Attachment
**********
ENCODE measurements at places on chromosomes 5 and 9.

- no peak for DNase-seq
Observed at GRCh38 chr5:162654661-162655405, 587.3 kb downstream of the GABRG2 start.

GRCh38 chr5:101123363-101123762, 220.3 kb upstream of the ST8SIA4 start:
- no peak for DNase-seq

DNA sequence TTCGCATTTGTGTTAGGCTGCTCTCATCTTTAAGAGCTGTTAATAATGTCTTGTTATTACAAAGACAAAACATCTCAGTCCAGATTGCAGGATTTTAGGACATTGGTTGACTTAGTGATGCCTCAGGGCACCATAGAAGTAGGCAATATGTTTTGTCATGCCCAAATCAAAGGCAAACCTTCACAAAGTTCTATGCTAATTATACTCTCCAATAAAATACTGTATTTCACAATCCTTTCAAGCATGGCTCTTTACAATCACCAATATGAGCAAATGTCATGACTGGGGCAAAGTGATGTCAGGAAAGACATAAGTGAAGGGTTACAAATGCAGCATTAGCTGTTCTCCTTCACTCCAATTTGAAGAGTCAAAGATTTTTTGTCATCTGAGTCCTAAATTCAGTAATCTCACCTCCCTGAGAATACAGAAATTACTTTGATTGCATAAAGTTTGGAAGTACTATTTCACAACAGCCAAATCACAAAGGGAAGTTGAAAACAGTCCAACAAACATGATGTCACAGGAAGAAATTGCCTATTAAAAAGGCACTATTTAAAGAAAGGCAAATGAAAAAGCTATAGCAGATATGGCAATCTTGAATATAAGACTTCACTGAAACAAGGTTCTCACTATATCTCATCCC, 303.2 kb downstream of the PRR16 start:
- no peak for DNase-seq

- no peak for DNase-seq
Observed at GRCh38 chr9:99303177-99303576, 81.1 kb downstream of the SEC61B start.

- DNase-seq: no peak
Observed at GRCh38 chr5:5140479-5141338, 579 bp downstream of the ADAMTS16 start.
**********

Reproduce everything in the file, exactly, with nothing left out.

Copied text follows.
ENCODE measurements at places on chromosomes 5 and 9.

- no peak for DNase-seq
Observed at GRCh38 chr5:162654661-162655405, 587.3 kb downstream of the GABRG2 start.

GRCh38 chr5:101123363-101123762, 220.3 kb upstream of the ST8SIA4 start:
- no peak for DNase-seq

DNA sequence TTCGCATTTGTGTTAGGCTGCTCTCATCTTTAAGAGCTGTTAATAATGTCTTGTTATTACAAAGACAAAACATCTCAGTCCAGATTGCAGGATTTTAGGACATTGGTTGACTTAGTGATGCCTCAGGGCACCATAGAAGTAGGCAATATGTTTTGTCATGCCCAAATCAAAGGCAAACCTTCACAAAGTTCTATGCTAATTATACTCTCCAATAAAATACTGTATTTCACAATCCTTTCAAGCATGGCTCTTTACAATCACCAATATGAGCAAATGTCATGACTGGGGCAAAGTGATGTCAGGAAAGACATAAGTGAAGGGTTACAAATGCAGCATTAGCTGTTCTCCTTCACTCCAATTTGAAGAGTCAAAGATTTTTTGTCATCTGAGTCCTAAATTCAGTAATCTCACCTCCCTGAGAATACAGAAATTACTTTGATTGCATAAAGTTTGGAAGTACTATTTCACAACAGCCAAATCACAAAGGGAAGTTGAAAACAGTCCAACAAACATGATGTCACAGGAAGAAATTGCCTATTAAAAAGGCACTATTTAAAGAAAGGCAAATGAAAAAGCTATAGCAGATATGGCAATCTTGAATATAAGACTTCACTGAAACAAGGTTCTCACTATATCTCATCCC, 303.2 kb downstream of the PRR16 start:
- no peak for DNase-seq

- no peak for DNase-seq
Observed at GRCh38 chr9:99303177-99303576, 81.1 kb downstream of the SEC61B start.

- DNase-seq: no peak
Observed at GRCh38 chr5:5140479-5141338, 579 bp downstream of the ADAMTS16 start.